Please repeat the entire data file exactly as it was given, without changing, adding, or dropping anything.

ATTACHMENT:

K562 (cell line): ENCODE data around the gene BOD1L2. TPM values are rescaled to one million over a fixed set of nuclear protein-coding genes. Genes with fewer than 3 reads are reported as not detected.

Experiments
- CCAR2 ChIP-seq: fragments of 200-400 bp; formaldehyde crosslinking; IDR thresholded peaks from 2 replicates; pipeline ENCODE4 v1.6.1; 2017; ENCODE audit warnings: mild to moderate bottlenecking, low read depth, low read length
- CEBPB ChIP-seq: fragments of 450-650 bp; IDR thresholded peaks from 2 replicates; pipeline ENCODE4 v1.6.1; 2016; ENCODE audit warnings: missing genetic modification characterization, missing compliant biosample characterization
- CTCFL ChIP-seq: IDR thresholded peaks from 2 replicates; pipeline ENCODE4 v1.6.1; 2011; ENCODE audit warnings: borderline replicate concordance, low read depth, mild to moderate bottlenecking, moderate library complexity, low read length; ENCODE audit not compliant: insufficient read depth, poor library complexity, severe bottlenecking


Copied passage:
K562 (cell line): ENCODE data around the gene BOD1L2. TPM values are rescaled to one million over a fixed set of nuclear protein-coding genes. Genes with fewer than 3 reads are reported as not detected.

Experiments
- CCAR2 ChIP-seq: fragments of 200-400 bp; formaldehyde crosslinking; IDR thresholded peaks from 2 replicates; pipeline ENCODE4 v1.6.1; 2017; ENCODE audit warnings: mild to moderate bottlenecking, low read depth, low read length
- CEBPB ChIP-seq: fragments of 450-650 bp; IDR thresholded peaks from 2 replicates; pipeline ENCODE4 v1.6.1; 2016; ENCODE audit warnings: missing genetic modification characterization, missing compliant biosample characterization
- CTCFL ChIP-seq: IDR thresholded peaks from 2 replicates; pipeline ENCODE4 v1.6.1; 2011; ENCODE audit warnings: borderline replicate concordance, low read depth, mild to moderate bottlenecking, moderate library complexity, low read length; ENCODE audit not compliant: insufficient read depth, poor library complexity, severe bottlenecking